In WW2, Allied bombs damage 2000 feet of the wall and 9 watchtowers, but the beautiful of the village spared it from being leveled by artillery. Generous donations lead to the restoration of the wall with people buying plaques to sponsor 1 meter sections of the ramparts. In 1950, each meter of sponsorship as roughly $40 and is over $2000 today. As you walk the wall you can see the names of people from all over the World who have contributed to the preservation.
Wall Walk Hours: Daily from dawn to dusk. Wall Walk Cost: Free. City Wall Walking Tour: (HERE).
About Plönlein Corner: With colorful fairy tale homes, Plönlein Corner is the most iconic imagine of Rothenburg. The square is centered on a bright yellow, half-timber home and flowered water well. The picturesque corner is extremely beautiful no matter what time of day or year it is. As the path splits into a low road and high road you are lead to one of two gorgeous medieval watch towers. The high road leads to Infirmary Quarter is protected by Sieve Maker’s Tower Gate, added in 1385. The lower road leads to the Tauber River used to funnel visitors in through 4 gates and the Kobolzeller Tower.
4. Attend The Christmas Market or A Festival:
About Rothenburg’s Festivals: With over a dozen annual festivals, there seems to always be somethings great going on in Rothenburg. The beauty of the village it an attraction in itself, but during a festival is when everything really comes to life. Usually held in Market Square (Marktplatz) Green Market (Grüner Markt), the events range from historic reenactments to Medieval celebrations. Our favorite events are the Franconian Wine Festival, Imperial City Days, and of course the world-famous Christmas Market. Rothenburg’s Christmas Market (Reiterlesmarkt) is special not just because of the perfect setting, but also it has been run since the 1400s. At the time, Rotheburg was one of the Holy Roman Empire’s largest cities and on the cross roads of two major trade routes which brought in pilgrims and the best goods. Throw in the that Rothenburg was deeply religious, rich in textiles, had fertile land, plus great wine, and you have the making for an great holiday celebration. Today the market still runs the entire Advent season and is one of the busiest times of year. You will be able sample authentic German food, warm mulled wine served added spices called Glühwein (pronounced Glue-Vine), and shop for souvenirs from nutcrackers to Christmas ornaments.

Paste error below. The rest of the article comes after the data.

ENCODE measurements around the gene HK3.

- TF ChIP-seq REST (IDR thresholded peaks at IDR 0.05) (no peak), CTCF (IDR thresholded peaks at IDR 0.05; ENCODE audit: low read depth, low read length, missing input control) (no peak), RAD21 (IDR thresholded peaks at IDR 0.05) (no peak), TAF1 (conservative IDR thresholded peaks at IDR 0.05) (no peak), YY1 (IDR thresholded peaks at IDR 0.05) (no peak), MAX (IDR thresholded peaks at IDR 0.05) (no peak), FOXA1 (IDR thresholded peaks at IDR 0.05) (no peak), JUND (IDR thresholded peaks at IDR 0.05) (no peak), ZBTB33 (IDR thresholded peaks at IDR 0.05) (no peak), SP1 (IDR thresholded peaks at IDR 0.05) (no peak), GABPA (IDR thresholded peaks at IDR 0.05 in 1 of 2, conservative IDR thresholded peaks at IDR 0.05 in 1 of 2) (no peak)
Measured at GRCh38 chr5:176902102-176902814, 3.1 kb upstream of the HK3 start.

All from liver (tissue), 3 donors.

5. Käthe Wohlfahrt Christmas Store:
About Käthe Wohlfahrt: From the early days of its Advent Market, Rothenburg has been known as Christmas Town. Thanks to Käthe Wohlfahrt, holiday season now lasts all year long. With 5 stores in Rothenburg and a global online presence, they are world-renowned for the the quality of their ornaments and Christmas wears.